Conditioned reward-seeking behaviour includes components of learning and memory recall processes. During the reinforcement learning (acquisition phase), the repeated pairing of the reward and its cues is consolidated to memory traces encoding the incentive motivational value. It is interesting to note here that rats which trained to self-administer sucrose established more stimulus–reward associations during the acquisition phase compared with heroin, yet on the reinstatement test day, the incentive value of the cue was similar between heroin and sucrose rats. It cannot be excluded that this factor contributes to some extent in the neural reactivity differences observed between heroin and sucrose seeking.

Enhanced cortical and accumbal reactivity: implications for addictive behaviours

In human addicts, cue-elicited cocaine and heroin craving is associated with increased metabolic activity or blood flow in prefrontal and frontal cortices, and NA is involved in salience attribution and motivation, closely paralleling our results (Childress et al. 1999; Sell et al. 2000; Kilts et al. 2004). In humans, such abnormal brain reactivity may contribute to the perceived differences in incentive salience for drug versus natural reward-related stimuli. In support of this view, addicts show decreased incentive for naturally rewarding substances (Goldstein and Volkow 2002) and exhibit decreased cingulate cortex activation in response to naturally rewarding stimuli (e.g. erotic stimuli), when compared with non-addicts (Garavan et al. 2000).


Re-exposure to drug-related cues is associated with craving and, subsequently, compulsive drug-seeking/-taking behaviour. We found that conditioned heroin-seeking, but not sucrose-seeking, behaviour, is associated with potentiated reactivity in areas that mediate inhibitory control and encode the incentive motivational value of the reward cues. Considering the results of the present study, one may hypothesize that, in these brain areas, IEGs and/or pathways leading to the induction of IEGs may play an important role in the processing of drug, but not natural reward stimuli. Future studies need to establish the functional relationships of the brain areas and IEG responses specifically to heroin-seeking behaviour by selective inactivation of brain areas and/or molecular pathways.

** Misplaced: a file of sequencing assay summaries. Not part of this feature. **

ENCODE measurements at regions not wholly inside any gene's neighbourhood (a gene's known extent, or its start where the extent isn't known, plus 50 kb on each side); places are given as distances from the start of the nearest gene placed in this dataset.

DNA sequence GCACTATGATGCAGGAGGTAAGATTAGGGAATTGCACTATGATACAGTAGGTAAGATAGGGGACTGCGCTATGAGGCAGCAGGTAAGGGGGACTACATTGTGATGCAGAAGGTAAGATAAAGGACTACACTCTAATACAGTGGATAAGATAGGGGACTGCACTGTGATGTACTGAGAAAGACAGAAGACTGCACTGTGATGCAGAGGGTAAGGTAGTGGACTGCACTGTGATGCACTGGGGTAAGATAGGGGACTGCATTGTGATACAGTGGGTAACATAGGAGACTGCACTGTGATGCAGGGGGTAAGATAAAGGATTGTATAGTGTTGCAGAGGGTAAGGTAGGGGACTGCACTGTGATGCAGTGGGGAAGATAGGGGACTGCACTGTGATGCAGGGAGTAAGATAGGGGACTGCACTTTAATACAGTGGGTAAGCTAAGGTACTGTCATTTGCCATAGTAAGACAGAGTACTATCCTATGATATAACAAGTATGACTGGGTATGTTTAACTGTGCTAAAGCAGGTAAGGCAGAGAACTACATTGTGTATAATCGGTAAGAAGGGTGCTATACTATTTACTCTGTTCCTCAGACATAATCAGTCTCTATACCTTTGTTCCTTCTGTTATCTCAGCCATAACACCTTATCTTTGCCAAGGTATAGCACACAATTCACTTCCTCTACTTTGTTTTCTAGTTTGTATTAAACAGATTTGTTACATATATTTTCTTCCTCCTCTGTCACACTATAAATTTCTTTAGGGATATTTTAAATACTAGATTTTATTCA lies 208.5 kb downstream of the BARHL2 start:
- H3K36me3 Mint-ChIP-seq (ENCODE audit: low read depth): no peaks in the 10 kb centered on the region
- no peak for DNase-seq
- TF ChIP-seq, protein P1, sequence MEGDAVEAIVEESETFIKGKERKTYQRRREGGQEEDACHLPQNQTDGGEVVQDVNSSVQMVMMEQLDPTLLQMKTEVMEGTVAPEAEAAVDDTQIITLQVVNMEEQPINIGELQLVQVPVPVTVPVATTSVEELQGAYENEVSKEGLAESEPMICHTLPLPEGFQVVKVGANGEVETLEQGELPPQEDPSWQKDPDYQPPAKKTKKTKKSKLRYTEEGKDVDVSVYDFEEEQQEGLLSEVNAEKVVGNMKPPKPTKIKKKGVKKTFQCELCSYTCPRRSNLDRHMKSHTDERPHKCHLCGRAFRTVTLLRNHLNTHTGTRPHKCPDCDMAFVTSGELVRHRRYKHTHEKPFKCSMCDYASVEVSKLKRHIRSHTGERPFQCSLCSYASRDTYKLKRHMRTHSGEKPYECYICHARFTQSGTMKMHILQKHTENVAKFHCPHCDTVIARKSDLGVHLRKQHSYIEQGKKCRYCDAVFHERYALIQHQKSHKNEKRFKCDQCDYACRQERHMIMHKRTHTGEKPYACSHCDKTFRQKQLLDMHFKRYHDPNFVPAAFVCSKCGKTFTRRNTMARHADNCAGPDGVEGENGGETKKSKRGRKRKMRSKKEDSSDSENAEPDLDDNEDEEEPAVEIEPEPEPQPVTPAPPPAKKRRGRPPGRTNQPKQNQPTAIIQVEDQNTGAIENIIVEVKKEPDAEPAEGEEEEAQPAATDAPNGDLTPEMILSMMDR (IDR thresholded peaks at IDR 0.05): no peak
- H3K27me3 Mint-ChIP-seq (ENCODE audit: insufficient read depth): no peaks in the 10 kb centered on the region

1. Top of page
  2. Abstract
  3. Materials and methods
  4. Results
  5. Discussion
  6. Acknowledgements
  7. References

This work was supported by N.W.O. grant 985-10-007. The authors would like to thank Wendy de Vries for technical assistance and Mary Pfeiffer for critical reading of the manuscript.


  1. Top of page
  2. Abstract
  3. Materials and methods
  4. Results
  5. Discussion
  6. Acknowledgements
  7. References